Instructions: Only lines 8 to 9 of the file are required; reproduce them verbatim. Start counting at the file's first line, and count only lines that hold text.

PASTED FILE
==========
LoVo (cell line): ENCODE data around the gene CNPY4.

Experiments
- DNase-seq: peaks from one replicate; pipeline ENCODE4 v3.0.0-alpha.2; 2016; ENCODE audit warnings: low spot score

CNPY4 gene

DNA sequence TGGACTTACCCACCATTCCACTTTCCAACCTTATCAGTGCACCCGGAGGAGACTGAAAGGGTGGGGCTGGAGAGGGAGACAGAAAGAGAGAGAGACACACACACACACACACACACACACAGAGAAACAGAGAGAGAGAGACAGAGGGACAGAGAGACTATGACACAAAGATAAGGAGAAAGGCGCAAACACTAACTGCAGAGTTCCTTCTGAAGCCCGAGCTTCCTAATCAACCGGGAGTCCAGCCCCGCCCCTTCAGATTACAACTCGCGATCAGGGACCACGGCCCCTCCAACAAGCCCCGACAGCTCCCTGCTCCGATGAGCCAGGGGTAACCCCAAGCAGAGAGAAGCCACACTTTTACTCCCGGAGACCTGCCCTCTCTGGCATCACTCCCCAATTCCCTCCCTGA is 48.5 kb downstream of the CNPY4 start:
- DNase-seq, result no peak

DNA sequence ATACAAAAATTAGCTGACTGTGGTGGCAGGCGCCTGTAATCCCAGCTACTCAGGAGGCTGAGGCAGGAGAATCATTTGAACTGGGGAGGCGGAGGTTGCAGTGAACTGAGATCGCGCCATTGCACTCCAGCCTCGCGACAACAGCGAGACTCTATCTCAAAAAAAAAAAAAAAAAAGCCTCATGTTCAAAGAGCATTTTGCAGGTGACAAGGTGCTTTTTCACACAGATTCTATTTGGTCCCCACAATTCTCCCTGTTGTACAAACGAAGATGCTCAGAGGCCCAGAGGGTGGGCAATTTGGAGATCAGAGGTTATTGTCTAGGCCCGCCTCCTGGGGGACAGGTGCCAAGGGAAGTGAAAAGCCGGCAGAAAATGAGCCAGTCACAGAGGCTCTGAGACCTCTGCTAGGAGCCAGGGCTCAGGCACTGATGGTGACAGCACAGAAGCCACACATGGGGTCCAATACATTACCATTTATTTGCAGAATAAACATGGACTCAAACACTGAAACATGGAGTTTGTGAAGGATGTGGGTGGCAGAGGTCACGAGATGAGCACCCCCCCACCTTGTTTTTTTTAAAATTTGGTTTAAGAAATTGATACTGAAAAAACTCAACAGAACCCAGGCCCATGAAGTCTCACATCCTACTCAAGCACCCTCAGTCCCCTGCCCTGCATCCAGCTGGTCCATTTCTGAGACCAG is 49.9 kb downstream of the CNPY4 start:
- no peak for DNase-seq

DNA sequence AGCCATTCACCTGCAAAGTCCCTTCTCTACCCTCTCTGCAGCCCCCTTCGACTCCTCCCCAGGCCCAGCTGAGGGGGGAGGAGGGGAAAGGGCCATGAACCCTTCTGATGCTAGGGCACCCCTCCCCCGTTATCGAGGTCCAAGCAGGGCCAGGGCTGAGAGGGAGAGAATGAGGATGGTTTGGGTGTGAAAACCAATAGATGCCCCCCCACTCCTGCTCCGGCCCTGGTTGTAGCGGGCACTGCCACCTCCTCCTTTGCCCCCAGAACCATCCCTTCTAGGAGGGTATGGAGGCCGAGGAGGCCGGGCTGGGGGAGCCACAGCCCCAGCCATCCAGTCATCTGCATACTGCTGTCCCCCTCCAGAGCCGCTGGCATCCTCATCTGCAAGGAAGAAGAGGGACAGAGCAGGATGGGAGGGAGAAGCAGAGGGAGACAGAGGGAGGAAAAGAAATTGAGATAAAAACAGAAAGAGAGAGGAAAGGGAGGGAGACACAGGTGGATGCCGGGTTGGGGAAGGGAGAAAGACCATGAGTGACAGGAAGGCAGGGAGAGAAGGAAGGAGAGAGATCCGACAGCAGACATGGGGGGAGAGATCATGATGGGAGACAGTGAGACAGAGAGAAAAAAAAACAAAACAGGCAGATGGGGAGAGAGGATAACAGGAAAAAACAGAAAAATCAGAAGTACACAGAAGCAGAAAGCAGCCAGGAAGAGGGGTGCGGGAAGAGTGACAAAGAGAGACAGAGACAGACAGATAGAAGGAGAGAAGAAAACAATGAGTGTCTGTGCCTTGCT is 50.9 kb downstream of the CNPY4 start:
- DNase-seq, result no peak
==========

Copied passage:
- no peak for DNase-seq

DNA sequence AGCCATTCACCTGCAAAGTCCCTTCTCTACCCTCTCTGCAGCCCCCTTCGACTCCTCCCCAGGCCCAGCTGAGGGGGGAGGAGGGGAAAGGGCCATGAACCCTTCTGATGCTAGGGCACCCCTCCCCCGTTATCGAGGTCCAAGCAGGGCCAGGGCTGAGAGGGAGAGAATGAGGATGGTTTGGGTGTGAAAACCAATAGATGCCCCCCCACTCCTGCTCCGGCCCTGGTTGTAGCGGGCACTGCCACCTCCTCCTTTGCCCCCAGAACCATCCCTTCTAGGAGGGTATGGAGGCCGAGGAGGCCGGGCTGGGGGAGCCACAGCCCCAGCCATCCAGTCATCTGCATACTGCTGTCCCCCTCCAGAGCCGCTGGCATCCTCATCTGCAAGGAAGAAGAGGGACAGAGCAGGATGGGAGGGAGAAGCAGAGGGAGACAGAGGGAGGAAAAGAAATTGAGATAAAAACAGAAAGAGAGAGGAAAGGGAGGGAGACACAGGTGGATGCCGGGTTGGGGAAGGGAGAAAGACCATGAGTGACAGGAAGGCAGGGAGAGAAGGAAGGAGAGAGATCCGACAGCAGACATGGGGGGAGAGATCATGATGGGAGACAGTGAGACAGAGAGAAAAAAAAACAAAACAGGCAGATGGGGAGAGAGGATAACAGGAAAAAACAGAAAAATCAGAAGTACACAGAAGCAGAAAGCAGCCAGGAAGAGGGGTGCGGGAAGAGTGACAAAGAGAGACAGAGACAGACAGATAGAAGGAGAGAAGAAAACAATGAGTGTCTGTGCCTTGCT is 50.9 kb downstream of the CNPY4 start: